Such attempt to turn the other's discourse into mockery is extremely common in multicultural societies, especially the ones which display an acute inequality among their members. Brazilian society is one of those examples. Marked by a slavery process which officially lasted for centuries, its outcomes still endure in our day-by-day lives and many times it bursts out in fashions that are not the most common ones. Jokes about Japanese, Portuguese, blond women, and in our case, a black woman, are common places. In order to make those jokes work, an ongoing process of estrangement and prejudice must be carried on. Stereotypes as the stupid Portuguese, the sexually underprivileged Japanese, the dull blond and the non-capable Blacks are reinforced and thus justify the existence of jokes. Even in the advertising world, where some ethnical slips may mean a decrease in sales and mandatory demands for excuses, such stereotypes are constantly fed and even amplified. Sonia perfectly fits the bill for a joke: she is gullible, black, illiterate, and does not seem to be able to perceive her own weaknesses by herself. It would be interesting to find a Black woman who graduated at Harvard and submit her to the same hardships Sonia has undergone. The final outcome would certainly be different.


Following the pattern established by Fairclough, the next dimension of the discourse analysis to be taken would be the one of Social Practice.


As to reinforce the same process done when analyzing the Discursive Practice, when we look at Sonia's video placing it into a much broader universe of practices, it is possible to notice that in present Brazilian society slanderous and charged of prejudice practices are constant and widespread. From the policeman who stops a Black man driving a fancy car only because he is Black, going to someone who, without even starting, gives up explaining something to a beautiful woman just because he or she thinks that beautiful women are too stupid to understand complex reasoning; or people who look at an oriental descendant young man and take him as a hopeless nerd; the hectic driver who swears bad words to female drivers accusing them of not being able to drive because of their gender; shop clerks who despise potential buyers based on their outfit... I could go on over and over again listing situations that somehow depict the same kind of moving force that encouraged the young man to first record Sonia's video, force that is very similar to the one that encouraged people to laugh at her shameful situation without taking into account that Sonia is a real person who was reduced to a gag, a living joke, bullied by thousands and thousands of invisible and insensitive tugs.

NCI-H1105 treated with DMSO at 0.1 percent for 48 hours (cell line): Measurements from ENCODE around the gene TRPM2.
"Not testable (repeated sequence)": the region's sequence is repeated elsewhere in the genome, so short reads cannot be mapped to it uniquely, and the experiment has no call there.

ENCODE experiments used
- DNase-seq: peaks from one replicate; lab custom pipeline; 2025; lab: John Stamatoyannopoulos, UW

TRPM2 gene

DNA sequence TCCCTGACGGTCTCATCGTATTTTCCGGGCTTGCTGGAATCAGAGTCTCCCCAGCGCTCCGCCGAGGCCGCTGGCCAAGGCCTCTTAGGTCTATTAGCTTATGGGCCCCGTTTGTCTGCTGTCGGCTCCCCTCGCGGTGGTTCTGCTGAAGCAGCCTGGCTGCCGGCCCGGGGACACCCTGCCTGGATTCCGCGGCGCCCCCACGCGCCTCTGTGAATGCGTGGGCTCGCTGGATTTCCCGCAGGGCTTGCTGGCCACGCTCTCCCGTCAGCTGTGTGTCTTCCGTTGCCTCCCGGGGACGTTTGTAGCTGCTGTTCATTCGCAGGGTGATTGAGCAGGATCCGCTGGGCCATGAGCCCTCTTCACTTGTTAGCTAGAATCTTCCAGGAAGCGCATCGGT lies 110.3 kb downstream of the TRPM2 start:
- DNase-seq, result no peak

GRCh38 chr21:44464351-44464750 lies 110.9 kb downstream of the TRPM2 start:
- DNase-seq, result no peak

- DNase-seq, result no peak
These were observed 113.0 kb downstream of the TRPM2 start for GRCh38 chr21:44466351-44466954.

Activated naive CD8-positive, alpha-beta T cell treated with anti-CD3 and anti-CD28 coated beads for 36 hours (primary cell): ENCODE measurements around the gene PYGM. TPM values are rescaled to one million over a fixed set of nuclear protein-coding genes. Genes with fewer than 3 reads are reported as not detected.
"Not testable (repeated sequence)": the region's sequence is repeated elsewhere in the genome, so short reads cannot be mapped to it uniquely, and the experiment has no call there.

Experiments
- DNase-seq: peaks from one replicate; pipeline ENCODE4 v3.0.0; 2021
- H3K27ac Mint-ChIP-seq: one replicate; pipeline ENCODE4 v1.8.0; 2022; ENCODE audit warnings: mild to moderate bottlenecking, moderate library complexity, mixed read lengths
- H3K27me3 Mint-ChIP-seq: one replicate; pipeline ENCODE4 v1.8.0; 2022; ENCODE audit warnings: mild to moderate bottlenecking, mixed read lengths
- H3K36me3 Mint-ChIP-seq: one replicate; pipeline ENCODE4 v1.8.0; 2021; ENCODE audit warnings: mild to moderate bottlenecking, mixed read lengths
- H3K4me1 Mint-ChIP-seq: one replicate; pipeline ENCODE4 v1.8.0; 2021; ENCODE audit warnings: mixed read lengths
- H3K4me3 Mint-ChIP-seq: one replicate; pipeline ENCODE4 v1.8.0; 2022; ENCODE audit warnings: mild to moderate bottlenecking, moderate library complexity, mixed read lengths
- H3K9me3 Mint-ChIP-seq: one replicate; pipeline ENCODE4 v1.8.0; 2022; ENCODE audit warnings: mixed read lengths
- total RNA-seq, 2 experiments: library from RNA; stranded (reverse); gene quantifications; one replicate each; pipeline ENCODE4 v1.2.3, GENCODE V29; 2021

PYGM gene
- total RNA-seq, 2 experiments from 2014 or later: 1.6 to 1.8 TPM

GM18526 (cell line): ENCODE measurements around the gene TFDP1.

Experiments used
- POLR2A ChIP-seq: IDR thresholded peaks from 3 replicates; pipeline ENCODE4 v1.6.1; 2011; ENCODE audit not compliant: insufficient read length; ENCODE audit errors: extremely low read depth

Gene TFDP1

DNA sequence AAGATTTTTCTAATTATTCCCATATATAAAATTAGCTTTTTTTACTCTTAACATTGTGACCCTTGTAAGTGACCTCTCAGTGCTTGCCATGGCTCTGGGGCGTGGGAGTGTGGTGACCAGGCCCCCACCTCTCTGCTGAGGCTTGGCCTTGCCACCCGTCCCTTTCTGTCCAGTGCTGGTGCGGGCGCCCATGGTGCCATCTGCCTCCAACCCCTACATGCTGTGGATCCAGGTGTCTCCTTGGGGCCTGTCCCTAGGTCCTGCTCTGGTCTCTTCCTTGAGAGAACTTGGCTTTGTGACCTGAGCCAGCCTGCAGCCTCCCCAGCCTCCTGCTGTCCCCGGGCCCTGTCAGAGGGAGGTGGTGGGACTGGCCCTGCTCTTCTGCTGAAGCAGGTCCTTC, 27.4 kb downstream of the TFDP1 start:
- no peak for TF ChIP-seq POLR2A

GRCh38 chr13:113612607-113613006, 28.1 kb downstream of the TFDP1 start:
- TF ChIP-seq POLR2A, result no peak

Once this analysis has been completed, it may have become clear that a complex process is always ongoing underneath apparently simple phenomena. In fact, every single discourse, be it textual, footage, painting, picture, photograph or even new media that certainly will come, always bring a powerful background with them, and such elements are very often disguised deep inside their contents. It seems to be also obvious that while being produced, those works suffer the action of being enclosed with background information that was not intended to be part of the final outcome, however, such elements penetrate the work and not just have strong influence on it but also tend to assume preponderant role. The teenager who recorded the video probably just wanted to make some fun out of someone who speaks in a funny way. Despite of that, by broadcasting the footage he unintentionally counted on thousands of Brazilian’s prejudice towards black illiterate people. Cutting a long way short: the joke would not have worked without the acceptance of the viewers.

Watch now “Fala ‘You Tube’, Sonia”: